These are the results of an unofficial survey to investigate the reasons why people are and are not voting Green. It was created by Green Party members, but not in an official capacity. There were 312 responses*, the majority of which came from social media such as Reddit, Facebook and Twitter. For this reason the survey is not fully representative of the general population; however is good enough to be able to draw certain conclusions - these will be outlined below.
* <1% of results were trimmed because they contained hateful remarks with no value, were blank or were duplicates.
The following page is an interactive infographic. That means when you click on stuff, stuff happens. In this case, if you click on a slice in a pie chart, the rest of the charts will only show data relevant to that slice of the chart. The same is true for bar charts, and in the case of the Age chart you can drag out a range too. You can select multiple things at once - so if you wanted to see people under 20 that match closely with Green you could select Green from the Affiliation chart, and drag from 0 to 20 on the Age chart. From there you can see that the most important policies to them are Equality and their key issue is Reform of the voting system. Feel free to experiment; if you get lost click the Reset all graphs button on the left! Alternatively if you aren't feeling adventurous, read the summary and look at the pretty graphs!
There are several conclusions that can be drawn from the results:
If you find more interesting conclusions, please leave a comment here on this Reddit post and I'll include it above and credit you.
The most striking conclusion from the results are that: people really don't like the current policies on nuclear policy and GM(O). This tracks with the anecdotal evidence collected which prompted the study and formed our original hypothesis. Another striking finding is the sheer number of people aged 17 who completed the survey. We are hoping that this is a sign for a good 2015 general election turnout.
Unfortunately the demographic seen by the survey mean that our results are skewed and not a true representation of the voting public. I would highly recommend a follow-up survey be completed by trained statisticians that can correctly account for biases within the sample demographic.
The demographics of the survey indicate who participated in the study. The results of the age demographic are really surprising - a significant portion of the responses were age 17. This is particularly interesting given these demographic track as one of the least politically engaged. This is encouraging as it means this group is engaged in politics, just not with the major parties.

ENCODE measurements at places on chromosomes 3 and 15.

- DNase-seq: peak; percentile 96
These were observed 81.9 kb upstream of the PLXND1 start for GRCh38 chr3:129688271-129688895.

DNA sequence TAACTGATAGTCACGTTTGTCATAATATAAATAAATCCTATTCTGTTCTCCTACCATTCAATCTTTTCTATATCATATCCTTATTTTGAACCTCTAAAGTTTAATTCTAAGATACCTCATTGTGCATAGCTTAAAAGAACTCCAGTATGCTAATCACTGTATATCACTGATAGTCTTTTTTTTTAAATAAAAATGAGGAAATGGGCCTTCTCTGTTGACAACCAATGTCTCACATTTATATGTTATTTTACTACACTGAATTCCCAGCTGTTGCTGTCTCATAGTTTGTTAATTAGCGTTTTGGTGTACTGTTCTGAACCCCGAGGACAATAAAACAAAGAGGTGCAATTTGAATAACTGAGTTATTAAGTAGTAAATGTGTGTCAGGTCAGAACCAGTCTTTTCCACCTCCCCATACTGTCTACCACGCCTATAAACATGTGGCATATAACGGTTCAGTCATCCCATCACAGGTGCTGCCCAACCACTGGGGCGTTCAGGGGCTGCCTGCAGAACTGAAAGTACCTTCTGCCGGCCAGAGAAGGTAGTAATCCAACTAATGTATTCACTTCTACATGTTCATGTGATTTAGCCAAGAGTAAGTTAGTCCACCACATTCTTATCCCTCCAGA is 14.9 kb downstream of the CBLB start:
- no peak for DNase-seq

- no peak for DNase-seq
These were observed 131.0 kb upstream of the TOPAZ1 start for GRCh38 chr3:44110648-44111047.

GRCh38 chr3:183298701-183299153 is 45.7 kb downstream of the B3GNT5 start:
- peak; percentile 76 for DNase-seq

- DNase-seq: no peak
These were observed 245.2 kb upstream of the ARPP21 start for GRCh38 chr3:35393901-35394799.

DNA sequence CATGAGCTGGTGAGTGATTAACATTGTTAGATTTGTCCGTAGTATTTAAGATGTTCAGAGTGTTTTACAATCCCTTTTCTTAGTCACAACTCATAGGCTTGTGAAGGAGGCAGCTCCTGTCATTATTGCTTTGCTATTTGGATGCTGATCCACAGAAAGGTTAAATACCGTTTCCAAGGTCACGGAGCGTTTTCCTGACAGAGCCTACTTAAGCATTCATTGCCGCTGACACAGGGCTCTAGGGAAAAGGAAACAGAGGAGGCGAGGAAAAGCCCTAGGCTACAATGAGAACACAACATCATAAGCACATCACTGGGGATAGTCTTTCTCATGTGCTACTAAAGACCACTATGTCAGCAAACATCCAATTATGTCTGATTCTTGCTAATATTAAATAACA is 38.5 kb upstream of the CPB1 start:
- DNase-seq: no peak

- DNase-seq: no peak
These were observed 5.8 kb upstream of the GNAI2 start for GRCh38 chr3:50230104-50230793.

Policies were listed out for the responder to choose a small selection from. This was intended to make people think hard about what really matters to them rather than blindly ticking all the boxes in agreement or disagreement.
Single Issues are topics which are too specific or high profile to fall into a policy category. Key policies were listed out by the survey organizers based on what we saw as potential reasons for switching from major parties. Blocking/Uneasy/Favourite single issues were not given to the responder - all responses were given unprompted (and then grouped into a broadly named topic).
Despite starting with an initial hypothesis, we set out to conduct the research in a way that could not be seen as leading to get the result we want. It is for this reason that many of our questions were open-ended and allowed for a lot of input from the participant.
Voters are put off voting for the Green Party due to a number of policies seen as 'anti-science'. These includes hard-line stances against nuclear power and GM(O).
We were expecting some confirmation of this reason, but the actual results collected were staggering.
To give high quality survey results with as much transparency as possible we version tracked changes to the data past a certain point. This was done once the email addresses and open questions had been processed - this data could potentially have been used to identify the individual.
The source code is made available with an MIT license. Do what you want with it, just don't blame or sue us if it causes a zombie apocalypse, insults your mother or anything else. The data is being released into the public domain - although please do let us know if you want to use the data for something like write an article about it.